Another important aspect of DBT is about helping you become more effective interpersonally. That means learning assertiveness and problem-solving skills, which make navigating professional and personal relationships easier, especially when faced with a conflict. Here, you will have a chance to learn, for instance, how to say “no” or set healthy boundaries.
Crises in life and a heightened amount of stress from time to time are unavoidable. That’s why distress tolerance is a very important focus in DBT. This aspect of the treatment focuses on equipping you with essential survival strategies that will help you go through difficult times skilfully without making things worse. Different techniques will allow you to accept and cope with pain and discomfort healthily.
Let’s say that you’re going through a difficult period in your life and you’re experiencing a lot of stress. During your sessions, your therapist might guide you throughout a self-soothing technique that engages all of your senses, moving your attention away from the stressor and towards the various smells, sounds and colours of the present moment.
Originally, Marsha Linehan wanted to help people with borderline personality disorder regulate their challenging emotional states such as recurring anger issues, frustrations, depression, anxiety and suicidal behaviours. Therefore, this part of the therapy can educate you on the impact of emotions on your thoughts and behaviours, introducing a variety of emotion regulation skills that, when applied correctly, can lessen or prevent self-destructive tendencies.
How is DBT different from traditional psychotherapy?
DBT initially was created for individuals for whom traditional therapy simply didn’t work, as It mainly focused on changing the dysfunctions of clients without acknowledging their current state. Marsha Linehan realised how invalidating and judgmental that approach could feel for clients and introduced an alternative approach, where clients were always treated with radical acceptance.
The framework, though, still focused on problem-solving and skills training. Coping with the hardships of one’s reality as well as learning and implementing new skills simultaneously can be too challenging in traditional therapy. However, DBT addresses that issue by splitting the treatment into different components, which altogether help clients move towards change while having their emotional needs met.
How long does DBT therapy last
Individual therapy sessions take place once a week and focus on reinforcing those skills, discussing any issues or the events of the past week and boosting the client’s motivation.
The length of DBT therapy can vary greatly, from 3 months to 2 years. It all depends on the nature and severity of the issue that you are experiencing.
What to expect in DBT therapy
DBT therapy is a specific form of treatment that might not be for everyone. It can often be quite demanding and time-consuming. Even though traditionally it consists of both group sessions and individual therapy, we provide the latter, ensuring a personalised 1:1 therapeutic context.
Throughout the whole process, you can expect to work in between sessions with worksheets and practice your skills, for example, by meditating. It is also common to keep a journal and receive homework to do outside of your sessions, which are a very important driver for positive change. Undoubtedly, the practice of specific skills might be challenging, especially exploring past trauma or becoming more aware of your emotional pain. It is beneficial to have a certain willingness to open up and discuss difficult topics, especially when done in the context of a non-judgmental and radically accepting therapeutic relationship.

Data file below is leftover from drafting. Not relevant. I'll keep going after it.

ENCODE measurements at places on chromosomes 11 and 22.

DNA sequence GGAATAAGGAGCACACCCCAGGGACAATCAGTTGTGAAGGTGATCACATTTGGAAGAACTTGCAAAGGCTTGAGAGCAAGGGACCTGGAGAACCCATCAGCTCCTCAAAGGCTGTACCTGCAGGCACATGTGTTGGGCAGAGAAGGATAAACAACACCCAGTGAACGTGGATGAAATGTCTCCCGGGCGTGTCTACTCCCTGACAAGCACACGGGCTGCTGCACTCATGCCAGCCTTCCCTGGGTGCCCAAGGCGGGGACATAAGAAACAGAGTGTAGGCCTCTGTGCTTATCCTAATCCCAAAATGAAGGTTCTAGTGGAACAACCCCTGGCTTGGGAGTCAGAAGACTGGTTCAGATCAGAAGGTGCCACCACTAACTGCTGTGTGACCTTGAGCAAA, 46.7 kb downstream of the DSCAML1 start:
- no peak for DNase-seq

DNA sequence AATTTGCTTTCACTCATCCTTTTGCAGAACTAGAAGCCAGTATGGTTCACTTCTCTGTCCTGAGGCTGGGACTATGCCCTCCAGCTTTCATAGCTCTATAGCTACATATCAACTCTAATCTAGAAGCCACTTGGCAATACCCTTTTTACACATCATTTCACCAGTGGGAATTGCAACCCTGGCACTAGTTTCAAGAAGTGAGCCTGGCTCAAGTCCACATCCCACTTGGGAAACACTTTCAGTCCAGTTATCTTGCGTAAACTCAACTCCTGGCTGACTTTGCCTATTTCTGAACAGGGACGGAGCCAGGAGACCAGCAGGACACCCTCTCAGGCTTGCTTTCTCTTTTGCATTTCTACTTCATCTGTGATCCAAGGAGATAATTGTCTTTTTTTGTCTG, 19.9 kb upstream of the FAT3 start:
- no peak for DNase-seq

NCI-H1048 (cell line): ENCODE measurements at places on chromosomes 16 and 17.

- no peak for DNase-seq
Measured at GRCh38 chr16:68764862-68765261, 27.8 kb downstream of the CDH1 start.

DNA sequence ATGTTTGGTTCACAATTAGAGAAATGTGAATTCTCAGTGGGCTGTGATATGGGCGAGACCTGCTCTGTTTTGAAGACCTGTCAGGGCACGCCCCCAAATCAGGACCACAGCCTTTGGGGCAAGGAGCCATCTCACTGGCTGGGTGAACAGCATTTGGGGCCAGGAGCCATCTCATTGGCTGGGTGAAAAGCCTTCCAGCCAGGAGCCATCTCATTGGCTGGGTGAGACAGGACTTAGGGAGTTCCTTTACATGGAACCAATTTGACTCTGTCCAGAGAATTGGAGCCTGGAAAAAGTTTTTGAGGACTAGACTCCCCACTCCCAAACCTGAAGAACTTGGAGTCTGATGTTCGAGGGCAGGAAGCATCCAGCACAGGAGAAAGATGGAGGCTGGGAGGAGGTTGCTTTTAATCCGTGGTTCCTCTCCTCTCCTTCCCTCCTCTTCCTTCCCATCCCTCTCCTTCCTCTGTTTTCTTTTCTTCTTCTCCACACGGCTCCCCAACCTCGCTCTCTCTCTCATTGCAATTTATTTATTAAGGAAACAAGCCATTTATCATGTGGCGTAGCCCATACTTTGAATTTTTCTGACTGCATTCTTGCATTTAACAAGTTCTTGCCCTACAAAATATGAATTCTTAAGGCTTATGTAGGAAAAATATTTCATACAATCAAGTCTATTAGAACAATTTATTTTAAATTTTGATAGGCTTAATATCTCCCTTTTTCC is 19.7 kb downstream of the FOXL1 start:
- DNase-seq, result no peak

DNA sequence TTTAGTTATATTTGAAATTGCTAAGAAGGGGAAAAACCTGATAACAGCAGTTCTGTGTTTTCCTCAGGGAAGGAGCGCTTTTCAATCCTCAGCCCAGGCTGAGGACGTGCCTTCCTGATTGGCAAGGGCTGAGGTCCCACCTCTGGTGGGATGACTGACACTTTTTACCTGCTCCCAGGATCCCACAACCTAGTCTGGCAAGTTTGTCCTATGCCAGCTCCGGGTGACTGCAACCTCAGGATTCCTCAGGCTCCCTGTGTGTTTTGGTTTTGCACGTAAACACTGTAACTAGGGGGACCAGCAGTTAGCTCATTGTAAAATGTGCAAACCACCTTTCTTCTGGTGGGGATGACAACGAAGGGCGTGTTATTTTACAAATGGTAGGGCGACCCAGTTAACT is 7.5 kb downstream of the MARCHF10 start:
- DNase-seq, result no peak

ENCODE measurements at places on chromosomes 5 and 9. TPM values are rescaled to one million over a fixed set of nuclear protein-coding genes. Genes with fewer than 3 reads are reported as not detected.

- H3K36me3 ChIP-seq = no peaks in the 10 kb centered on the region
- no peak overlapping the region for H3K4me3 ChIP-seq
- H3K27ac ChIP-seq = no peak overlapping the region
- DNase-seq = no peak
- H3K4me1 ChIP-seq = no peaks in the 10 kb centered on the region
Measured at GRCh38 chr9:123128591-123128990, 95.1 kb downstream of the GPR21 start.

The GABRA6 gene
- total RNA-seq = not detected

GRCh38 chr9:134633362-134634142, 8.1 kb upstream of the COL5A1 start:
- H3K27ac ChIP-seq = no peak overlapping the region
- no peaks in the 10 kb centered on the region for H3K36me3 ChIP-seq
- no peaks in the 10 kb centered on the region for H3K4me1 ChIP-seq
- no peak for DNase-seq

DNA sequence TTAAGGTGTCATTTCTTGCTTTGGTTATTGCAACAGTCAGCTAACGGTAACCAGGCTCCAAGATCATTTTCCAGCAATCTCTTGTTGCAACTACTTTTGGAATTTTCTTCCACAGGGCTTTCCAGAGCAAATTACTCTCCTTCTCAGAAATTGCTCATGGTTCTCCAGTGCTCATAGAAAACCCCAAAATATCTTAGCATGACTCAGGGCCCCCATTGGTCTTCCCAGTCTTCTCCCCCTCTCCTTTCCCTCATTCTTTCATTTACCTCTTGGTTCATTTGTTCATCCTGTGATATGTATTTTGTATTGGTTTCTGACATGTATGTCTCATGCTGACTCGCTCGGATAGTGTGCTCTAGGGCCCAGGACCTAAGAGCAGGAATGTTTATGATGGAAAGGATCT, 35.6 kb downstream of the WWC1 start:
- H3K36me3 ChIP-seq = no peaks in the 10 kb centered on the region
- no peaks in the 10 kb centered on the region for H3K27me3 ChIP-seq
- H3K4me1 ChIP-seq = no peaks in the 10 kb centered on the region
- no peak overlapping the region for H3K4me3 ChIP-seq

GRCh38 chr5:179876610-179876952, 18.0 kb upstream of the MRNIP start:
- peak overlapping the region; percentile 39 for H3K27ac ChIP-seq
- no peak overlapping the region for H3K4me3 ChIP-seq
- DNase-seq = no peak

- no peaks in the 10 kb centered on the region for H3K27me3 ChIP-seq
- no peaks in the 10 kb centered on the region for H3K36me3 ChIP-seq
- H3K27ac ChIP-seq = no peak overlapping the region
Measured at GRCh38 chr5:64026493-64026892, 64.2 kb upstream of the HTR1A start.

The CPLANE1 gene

That relationship is what makes DBT Therapy stand out from the crowd. Treating one another with acceptance and respect is a crucial aspect of the treatment. A lot of effort and attention goes to strengthening the alliance between therapists and clients.
What is a DBT session like?
DBT sessions differ from traditional talking therapy because they’re filled with much more exercise and practice time. For example, it is very common to have homework of filling out diary cards where you track your emotions and behaviours. Then, with your therapist, you can discuss their content as well as emerging patterns or any triggers connected to them. Based on those cards, both sides decide then what to discuss and work on during each session. Throughout the whole treatment, you learn and enforce different acceptance and change techniques with your therapist, who might challenge your unhelpful thoughts, encourage you to cope healthily and assist you along the way. Depending on your personal situation, you might practice meditation in order to stay in the moment, use imagery to self-soothe, role-play to increase your social skills, etc.
What are the benefits of DBT Therapy?
Dialectical Behaviour Therapy is not only highly effective in reducing unhelpful behavioural patterns, but also it can help you:
- Accept yourself and your life circumstances:
e.g. cultivating self-compassion and self-love instead of self-loathing
- Recognise and understand your emotions:
e.g. succesfully managing your anger or low mood
- Challenge your unhelpful thoughts:
e.g. preventing a downward spiral
- Observe and replace your unhealthy behaviour:
e.g. no longer engaging in self-harm behaviours
- Effectively interact and communicate with others:
e.g. resolving conflicts in your relationship healthily and setting healthy boundaries
- Introduce a long-lasting positive change in your life,
e.g. pursuing your passions regularly, achieving personal and professional satisfaction
The Therapist l had was absolutely brilliant with me. He had patience with me and bit by bit l gained a little of confidence to try and get out and go on the buses.